Globalising British Christianity in the Nineteenth Century: The imperial Anglican emigrant chaplaincy 1846–c. 1910
Strong, R. (2015) Globalising British Christianity in the Nineteenth Century: The imperial Anglican emigrant chaplaincy 1846–c. 1910. The Journal of Imperial and Commonwealth History, 43 (1). pp. 1-32.
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This article argues for the importance of religion in mass emigration from Britain in the nineteenth century. It does so by examining the origins and development of the Anglican emigrant chaplaincy developed from the 1840s to nurture the spiritual welfare of British emigrants departing for the British settler colonies over the rest of the nineteenth century. Developed over succeeding decades by the Society for the Propagation of the Gospel and the Society for Promoting Christian Knowledge, the chaplaincy expanded into a global network. By the 1880s it incorporated chaplains at British ports of embarkation and colonial ones of disembarkation, chaplains travelling on ships with emigrants and matrons supervising parties of single women. Although principally concerned with caring for Anglican emigrants, the chaplains regarded it as their business, as clergy of the national church, to provide ministry to a wide variety of emigrants, including Nonconformists, Germans and Jews. The article argues for the significance of the Anglican emigrant chaplaincy as an international network enabling the expansion of British Christianity and the export of social capital in the form of religious connectivity throughout the settler colonies of the British Empire.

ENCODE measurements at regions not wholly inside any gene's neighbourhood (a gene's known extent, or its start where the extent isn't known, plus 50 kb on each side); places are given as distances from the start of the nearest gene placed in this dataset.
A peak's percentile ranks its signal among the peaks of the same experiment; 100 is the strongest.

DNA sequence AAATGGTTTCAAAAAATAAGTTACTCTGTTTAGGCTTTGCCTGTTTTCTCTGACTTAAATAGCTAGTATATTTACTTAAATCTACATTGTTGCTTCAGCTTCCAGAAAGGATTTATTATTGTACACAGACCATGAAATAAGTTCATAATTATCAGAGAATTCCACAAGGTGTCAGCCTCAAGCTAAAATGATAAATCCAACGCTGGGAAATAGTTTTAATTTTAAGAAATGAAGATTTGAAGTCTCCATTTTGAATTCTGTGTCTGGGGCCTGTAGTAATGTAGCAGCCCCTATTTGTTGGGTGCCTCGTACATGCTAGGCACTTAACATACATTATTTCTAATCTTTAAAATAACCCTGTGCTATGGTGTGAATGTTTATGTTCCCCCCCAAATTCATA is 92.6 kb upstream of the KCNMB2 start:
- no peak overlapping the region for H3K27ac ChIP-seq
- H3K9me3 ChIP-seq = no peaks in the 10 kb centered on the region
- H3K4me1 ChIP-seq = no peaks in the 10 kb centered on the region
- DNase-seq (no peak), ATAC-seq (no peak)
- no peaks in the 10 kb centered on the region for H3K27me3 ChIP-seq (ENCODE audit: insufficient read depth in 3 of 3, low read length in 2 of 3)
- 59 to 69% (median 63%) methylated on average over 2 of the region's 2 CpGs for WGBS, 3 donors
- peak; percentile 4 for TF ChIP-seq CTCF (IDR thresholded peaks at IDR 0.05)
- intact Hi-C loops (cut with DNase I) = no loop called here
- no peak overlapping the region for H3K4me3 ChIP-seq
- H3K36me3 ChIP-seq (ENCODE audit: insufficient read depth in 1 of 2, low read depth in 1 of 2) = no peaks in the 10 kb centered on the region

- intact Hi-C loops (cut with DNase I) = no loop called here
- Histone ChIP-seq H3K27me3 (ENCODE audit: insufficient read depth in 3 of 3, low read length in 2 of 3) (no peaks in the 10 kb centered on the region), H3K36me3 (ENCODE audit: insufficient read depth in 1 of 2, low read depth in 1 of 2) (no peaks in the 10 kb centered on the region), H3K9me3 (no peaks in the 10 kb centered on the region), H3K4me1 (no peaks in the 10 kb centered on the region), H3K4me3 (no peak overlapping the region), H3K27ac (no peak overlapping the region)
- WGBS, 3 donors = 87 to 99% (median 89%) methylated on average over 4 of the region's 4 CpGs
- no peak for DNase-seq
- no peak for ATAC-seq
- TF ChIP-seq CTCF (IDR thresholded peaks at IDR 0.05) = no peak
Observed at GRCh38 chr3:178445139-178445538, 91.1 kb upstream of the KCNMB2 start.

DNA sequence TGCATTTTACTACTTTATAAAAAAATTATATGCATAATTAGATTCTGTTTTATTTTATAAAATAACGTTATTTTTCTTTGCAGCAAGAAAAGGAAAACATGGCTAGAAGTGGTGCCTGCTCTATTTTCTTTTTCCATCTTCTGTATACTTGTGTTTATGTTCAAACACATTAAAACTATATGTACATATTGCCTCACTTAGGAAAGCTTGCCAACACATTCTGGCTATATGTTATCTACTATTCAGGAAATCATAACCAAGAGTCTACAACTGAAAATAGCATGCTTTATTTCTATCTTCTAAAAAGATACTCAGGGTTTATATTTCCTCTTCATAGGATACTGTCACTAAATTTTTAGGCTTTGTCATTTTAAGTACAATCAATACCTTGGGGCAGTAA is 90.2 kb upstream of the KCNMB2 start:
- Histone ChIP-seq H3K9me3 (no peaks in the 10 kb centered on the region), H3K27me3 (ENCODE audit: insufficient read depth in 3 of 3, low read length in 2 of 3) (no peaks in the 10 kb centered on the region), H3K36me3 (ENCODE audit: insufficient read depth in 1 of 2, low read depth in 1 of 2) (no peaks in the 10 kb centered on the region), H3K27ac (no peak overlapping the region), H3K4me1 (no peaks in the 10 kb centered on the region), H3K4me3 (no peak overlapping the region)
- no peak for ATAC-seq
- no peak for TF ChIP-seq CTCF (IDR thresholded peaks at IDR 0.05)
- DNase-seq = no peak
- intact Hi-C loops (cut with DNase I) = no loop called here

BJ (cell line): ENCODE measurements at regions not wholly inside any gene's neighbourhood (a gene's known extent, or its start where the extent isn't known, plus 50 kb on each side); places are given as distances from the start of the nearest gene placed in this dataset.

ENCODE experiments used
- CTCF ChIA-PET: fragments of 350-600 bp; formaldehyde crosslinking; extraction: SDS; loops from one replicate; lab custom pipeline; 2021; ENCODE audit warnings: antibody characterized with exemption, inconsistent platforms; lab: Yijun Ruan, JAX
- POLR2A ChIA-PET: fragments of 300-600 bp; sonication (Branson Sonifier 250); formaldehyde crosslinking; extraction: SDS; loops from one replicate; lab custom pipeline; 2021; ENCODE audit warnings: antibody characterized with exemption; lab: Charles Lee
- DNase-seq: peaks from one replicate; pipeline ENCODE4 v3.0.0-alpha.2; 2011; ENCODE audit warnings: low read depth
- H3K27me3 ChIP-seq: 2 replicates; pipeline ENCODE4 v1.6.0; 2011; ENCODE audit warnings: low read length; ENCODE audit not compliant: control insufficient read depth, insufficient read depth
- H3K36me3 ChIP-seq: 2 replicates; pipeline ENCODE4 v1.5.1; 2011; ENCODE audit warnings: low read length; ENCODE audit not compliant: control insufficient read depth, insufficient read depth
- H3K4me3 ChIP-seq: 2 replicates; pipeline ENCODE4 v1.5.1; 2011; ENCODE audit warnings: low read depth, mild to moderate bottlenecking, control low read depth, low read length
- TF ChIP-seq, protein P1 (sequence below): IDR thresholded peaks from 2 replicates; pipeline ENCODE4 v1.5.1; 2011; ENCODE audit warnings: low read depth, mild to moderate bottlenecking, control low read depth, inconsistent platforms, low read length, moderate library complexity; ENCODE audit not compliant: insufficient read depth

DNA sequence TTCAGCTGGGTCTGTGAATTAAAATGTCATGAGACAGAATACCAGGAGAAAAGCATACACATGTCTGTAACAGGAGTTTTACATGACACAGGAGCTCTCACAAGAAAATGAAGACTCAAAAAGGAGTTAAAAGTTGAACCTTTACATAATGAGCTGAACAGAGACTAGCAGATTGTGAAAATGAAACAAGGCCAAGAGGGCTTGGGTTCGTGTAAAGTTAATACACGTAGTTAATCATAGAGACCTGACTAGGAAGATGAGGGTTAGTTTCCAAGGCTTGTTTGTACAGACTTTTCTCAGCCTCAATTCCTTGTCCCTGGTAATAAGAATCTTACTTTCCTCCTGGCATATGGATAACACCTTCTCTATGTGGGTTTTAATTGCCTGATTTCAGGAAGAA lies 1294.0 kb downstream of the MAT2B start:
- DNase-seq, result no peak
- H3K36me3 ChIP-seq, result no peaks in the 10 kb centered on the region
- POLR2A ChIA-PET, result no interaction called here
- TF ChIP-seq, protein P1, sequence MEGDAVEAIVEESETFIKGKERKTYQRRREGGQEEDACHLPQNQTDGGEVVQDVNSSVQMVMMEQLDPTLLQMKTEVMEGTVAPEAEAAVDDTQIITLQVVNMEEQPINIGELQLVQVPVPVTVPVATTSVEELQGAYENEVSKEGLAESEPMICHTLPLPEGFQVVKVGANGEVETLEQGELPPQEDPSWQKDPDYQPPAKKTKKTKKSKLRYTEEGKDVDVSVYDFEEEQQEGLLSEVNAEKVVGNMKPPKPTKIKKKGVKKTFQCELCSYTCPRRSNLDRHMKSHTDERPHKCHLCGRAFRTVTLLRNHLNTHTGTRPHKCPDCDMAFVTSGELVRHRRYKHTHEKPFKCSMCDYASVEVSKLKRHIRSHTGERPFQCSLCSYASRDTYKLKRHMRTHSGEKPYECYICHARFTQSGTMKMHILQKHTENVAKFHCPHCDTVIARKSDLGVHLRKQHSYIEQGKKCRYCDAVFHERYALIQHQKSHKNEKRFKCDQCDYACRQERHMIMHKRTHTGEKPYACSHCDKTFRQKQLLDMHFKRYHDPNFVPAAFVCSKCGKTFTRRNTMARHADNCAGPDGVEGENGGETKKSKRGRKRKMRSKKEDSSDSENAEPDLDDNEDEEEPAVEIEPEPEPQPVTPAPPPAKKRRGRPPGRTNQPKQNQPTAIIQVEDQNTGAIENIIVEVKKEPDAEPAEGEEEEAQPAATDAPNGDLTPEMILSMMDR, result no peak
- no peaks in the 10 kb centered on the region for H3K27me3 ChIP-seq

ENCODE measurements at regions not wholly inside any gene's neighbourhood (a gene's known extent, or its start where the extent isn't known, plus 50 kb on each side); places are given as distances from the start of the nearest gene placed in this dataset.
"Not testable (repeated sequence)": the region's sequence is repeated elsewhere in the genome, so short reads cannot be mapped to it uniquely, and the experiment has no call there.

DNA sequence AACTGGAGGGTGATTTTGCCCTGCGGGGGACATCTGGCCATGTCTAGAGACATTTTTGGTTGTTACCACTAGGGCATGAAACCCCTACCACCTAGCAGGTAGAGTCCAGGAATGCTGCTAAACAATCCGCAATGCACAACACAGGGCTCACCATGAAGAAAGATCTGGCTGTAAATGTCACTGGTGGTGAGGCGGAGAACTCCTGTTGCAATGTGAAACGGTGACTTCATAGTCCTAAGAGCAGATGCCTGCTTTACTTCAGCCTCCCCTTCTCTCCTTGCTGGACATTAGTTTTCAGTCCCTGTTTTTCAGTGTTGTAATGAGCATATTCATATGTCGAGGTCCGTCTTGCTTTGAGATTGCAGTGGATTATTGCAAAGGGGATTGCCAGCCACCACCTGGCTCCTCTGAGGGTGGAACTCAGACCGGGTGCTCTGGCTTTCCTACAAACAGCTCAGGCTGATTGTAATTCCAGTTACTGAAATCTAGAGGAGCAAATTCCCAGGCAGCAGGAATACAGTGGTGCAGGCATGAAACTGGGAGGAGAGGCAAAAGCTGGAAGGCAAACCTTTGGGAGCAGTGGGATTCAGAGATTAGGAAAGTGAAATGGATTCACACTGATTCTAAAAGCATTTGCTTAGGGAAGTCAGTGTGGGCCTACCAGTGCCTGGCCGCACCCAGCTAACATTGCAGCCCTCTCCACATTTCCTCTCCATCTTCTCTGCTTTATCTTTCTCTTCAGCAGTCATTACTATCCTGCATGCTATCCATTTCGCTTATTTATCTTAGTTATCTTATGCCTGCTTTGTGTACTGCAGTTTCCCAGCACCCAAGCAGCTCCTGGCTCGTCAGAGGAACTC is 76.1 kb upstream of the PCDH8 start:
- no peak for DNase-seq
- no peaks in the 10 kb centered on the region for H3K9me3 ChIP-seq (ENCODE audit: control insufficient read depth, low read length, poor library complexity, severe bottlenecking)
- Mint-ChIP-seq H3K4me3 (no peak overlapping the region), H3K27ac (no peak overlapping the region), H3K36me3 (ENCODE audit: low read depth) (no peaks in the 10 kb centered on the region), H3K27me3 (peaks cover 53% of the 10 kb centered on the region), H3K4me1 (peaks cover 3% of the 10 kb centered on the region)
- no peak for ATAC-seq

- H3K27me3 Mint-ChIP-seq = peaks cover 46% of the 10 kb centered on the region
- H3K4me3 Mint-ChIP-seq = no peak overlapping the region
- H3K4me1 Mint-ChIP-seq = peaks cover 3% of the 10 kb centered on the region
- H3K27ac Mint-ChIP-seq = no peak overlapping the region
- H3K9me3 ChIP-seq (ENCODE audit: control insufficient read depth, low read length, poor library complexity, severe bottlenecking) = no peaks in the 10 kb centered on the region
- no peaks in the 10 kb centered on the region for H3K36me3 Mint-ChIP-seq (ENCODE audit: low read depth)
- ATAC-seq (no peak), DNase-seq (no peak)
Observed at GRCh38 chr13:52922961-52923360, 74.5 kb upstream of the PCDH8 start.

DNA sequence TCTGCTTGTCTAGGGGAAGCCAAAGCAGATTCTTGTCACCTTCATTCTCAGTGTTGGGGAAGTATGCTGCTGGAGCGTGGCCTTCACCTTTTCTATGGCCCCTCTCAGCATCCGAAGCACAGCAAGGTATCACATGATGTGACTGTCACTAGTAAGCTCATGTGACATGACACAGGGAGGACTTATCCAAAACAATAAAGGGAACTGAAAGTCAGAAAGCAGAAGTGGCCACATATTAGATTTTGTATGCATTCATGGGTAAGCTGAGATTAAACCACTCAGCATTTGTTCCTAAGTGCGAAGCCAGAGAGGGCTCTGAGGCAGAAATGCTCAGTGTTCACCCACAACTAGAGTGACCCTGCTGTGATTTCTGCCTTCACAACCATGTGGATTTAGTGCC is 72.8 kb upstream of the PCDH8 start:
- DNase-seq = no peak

|Publication Type:||Journal Article|
|Murdoch Affiliation:||School of Arts|
|Publisher:||Routledge as part of the Taylor and Francis Group|
|Copyright:||2014 Taylor & Francis|
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